In Germany alone, almost a quarter of the population aged 18 and over regularly smokes cigarettes. The hardest consequences of smoking, such as lung cancer and death, have long been known. What is new, however, is the realization that tobacco consumption could still influence the physical development of one’s own great-grandchildren decades later.
Smoking and the consequences: mysterious connection found
A recent study published in Scientific Reports on January 21, 2022 hints at the unusual association. According to the study, the great-granddaughters of men who smoked in their pre-adolescent phase are more likely to have excess body fat as young women.
The researchers involved explain that this is one of “the first human demonstrations of intergenerational effects of environmental pollution over four generations,” as ScienceAlert reports.
“If these associations are confirmed by other data, this will be one of the first human investigations with data suitable for (…) dissecting the origins of potentially important intergenerational relationships.”
Jean Golding, Epidemiologist at Bristol University (UK)
First evidence of the unknown consequences of smoking
In 2014, lead author, epidemiologist Jean Golding, and a team analyzed data from the Avon Longitudinal Study of Parents and Children, dubbed “Children of the ’90s.” This is an observational study of pregnant women and their families that began in the early 1990s and was originally conducted by Golding.
The analysis at the time revealed that the sons of fathers who started smoking before the age of 11 were very likely to have a higher body mass index (BMI) when they were young. Including a larger average hip size and higher total body fat percentage.
As part of the current study, Golding and his colleagues delved even deeper into the “Children of the 90s” data set. It was shown that the phenomenon extends significantly further across the generations. Among other things, from a grandfather to his granddaughter and from a great-grandfather to his great-granddaughter.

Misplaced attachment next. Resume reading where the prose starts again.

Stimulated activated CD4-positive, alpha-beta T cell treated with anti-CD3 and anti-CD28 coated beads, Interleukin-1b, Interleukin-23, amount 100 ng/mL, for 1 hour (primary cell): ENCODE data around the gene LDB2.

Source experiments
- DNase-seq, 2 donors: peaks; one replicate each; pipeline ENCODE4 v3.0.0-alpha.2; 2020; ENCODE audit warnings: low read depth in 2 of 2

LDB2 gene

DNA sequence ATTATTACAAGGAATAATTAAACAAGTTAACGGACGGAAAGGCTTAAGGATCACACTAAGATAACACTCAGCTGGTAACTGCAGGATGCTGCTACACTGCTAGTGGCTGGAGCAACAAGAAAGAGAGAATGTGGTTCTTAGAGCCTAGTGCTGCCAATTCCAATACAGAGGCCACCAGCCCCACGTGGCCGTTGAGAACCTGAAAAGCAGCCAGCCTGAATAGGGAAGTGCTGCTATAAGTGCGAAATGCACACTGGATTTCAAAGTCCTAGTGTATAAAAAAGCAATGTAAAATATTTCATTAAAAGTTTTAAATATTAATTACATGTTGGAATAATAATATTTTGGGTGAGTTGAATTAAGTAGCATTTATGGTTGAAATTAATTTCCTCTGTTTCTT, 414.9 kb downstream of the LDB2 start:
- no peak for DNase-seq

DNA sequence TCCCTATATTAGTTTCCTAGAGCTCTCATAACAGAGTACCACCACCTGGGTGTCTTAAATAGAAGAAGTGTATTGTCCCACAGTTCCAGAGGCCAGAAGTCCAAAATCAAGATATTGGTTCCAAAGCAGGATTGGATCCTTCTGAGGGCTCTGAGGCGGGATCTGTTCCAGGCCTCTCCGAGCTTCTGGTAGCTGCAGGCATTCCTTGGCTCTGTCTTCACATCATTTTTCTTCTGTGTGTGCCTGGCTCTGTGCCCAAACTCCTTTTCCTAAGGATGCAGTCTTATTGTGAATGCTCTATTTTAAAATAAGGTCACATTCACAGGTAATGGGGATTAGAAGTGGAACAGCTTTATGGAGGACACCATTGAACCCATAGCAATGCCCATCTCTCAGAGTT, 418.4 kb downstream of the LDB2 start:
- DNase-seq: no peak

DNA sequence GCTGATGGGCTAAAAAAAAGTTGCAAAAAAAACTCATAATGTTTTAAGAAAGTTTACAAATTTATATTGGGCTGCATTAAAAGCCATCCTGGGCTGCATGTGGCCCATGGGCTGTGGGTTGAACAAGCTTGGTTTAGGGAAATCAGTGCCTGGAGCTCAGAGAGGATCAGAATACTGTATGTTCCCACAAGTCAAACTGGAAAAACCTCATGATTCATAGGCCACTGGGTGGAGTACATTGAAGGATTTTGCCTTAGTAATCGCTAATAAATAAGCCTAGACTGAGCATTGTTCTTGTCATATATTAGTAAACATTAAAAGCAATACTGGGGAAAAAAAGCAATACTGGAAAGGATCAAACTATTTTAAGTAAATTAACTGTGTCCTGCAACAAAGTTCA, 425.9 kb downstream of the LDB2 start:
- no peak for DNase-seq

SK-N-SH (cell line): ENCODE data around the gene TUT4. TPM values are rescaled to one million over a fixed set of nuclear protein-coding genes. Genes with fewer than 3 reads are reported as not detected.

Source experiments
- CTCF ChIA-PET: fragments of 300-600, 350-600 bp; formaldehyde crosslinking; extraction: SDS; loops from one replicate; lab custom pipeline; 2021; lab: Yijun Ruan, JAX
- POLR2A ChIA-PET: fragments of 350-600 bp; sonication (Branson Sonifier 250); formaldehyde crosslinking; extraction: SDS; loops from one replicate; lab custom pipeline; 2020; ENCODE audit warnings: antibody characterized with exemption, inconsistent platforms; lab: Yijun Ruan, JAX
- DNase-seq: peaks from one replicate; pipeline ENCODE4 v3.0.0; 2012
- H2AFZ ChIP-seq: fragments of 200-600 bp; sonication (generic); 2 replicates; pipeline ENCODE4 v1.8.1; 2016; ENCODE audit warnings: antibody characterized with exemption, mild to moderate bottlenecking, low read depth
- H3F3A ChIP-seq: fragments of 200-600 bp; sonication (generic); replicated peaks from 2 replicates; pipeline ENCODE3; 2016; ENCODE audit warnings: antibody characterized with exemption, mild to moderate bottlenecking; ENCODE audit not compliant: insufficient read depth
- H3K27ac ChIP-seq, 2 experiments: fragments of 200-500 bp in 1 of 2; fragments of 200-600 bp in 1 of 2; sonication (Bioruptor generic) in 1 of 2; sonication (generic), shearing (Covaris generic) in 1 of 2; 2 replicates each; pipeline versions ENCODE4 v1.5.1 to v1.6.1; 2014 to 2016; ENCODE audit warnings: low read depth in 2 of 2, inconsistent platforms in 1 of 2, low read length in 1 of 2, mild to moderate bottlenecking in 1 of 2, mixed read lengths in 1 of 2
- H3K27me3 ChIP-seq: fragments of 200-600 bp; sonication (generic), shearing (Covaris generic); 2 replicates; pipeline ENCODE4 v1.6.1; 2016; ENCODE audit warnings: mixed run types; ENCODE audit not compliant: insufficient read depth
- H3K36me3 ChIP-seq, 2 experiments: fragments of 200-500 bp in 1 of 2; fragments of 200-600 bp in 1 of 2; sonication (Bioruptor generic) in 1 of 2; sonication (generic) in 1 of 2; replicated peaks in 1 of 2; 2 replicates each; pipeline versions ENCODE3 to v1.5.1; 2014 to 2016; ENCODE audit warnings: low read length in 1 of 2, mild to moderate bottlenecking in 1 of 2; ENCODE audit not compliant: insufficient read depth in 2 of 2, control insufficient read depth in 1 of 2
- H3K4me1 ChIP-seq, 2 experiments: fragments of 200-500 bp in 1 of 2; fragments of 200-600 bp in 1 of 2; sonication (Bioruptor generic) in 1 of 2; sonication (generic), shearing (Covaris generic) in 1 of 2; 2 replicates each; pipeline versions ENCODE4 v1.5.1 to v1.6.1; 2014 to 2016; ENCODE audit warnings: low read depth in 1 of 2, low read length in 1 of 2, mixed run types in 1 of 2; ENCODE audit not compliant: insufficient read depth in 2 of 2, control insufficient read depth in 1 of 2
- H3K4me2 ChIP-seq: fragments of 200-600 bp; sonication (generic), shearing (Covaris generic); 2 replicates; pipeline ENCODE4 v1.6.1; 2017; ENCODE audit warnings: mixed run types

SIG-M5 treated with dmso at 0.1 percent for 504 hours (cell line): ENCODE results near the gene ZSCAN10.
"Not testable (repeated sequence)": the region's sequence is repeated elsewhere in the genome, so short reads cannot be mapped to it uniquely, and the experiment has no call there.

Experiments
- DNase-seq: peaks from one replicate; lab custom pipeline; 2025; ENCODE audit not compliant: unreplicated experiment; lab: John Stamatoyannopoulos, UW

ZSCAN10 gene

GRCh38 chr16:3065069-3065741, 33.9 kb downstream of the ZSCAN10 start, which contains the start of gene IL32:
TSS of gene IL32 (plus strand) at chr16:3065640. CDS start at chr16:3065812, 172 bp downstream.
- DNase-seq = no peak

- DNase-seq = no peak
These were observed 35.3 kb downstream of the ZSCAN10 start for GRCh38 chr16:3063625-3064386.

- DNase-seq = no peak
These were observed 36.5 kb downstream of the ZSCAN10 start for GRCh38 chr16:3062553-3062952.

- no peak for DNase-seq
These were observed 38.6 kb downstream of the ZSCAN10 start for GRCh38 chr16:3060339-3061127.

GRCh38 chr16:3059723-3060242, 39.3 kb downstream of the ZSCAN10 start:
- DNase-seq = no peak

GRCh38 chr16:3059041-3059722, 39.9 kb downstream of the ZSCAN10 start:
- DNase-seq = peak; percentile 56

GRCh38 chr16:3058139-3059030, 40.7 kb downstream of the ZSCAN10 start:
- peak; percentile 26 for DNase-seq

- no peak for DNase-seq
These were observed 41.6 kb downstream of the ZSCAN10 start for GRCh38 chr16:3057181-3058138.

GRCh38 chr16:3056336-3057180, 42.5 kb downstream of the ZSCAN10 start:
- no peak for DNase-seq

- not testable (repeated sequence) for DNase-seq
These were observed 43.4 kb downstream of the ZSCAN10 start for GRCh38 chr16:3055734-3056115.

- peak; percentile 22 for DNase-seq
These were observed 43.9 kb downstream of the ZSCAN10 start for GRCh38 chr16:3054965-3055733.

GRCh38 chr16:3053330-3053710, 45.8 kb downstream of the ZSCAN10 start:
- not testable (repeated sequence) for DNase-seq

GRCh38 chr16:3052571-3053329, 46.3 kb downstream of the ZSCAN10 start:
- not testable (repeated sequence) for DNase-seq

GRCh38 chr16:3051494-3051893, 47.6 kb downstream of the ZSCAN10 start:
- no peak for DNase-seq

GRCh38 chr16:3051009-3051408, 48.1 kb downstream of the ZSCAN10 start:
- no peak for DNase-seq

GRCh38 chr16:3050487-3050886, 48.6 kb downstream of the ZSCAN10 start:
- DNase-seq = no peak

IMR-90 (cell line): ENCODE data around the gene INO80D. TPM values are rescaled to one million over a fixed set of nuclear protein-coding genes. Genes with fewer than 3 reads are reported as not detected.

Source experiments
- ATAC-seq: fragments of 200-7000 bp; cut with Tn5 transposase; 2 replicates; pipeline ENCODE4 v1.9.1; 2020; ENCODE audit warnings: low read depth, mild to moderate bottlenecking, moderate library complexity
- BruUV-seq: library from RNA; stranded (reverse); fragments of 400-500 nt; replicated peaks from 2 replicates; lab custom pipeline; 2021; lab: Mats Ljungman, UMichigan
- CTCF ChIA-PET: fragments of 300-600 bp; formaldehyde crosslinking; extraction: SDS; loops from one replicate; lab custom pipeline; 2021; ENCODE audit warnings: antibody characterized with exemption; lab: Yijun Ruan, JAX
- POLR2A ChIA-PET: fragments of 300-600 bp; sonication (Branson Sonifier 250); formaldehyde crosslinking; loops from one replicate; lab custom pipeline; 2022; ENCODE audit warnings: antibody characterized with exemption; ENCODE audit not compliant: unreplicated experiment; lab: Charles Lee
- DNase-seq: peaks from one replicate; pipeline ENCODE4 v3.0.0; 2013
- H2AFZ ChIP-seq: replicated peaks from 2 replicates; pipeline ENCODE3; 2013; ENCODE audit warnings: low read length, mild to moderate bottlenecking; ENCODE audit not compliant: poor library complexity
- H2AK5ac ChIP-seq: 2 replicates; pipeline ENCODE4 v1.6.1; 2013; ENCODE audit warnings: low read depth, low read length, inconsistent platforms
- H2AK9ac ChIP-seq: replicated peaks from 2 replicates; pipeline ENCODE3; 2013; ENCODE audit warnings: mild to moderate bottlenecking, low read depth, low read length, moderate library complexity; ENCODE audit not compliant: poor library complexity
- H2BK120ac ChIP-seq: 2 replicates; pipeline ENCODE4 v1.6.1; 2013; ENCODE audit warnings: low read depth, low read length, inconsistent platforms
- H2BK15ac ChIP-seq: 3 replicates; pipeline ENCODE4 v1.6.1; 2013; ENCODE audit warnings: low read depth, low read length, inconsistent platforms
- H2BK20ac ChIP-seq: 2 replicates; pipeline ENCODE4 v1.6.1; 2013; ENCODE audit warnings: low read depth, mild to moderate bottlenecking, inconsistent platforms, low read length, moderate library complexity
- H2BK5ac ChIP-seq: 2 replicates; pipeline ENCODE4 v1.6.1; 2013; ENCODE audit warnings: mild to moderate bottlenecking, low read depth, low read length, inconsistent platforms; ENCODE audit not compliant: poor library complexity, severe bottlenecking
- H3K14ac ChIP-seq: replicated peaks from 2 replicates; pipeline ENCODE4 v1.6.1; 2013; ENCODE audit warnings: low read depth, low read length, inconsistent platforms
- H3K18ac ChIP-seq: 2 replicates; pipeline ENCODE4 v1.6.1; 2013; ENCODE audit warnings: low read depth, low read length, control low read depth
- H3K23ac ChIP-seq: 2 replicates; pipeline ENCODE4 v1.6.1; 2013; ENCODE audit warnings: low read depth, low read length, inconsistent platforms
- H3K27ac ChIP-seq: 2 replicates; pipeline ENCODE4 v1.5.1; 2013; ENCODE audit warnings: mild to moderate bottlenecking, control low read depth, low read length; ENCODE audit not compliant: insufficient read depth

“We now show that granddaughters, but not grandchildren, are born at two ages [17 und 24 Jahre] Signs of excess fat mass show when the paternal grandfather started smoking before puberty [jünger als 13]compared to later in childhood (13-16 years).”
Golding et al.
If, on the other hand, it was the maternal grandfathers, the same observation applied to their great-granddaughters, but not great-grandchildren.
Further investigations needed
According to Golding, the fact that smoking can be associated with such consequences also allows a different perspective on the circumstances that make children obese. So it doesn’t have to be related to their current diet and physical activity. Rather, the lifestyle of their ancestors could play a role.
However, much more research is needed on the phenomenon to understand what is happening. One should also be aware of the limitations of one’s own analysis. A large amount of data is missing, such as the knowledge of the participants about their parents’ and grandparents’ childhood and the circumstances surrounding it.
Sources: ScienceAlert, Scientific Reports: “Human transgenerational observations of regular smoking before puberty on fat mass in grandchildren and great-grandchildren“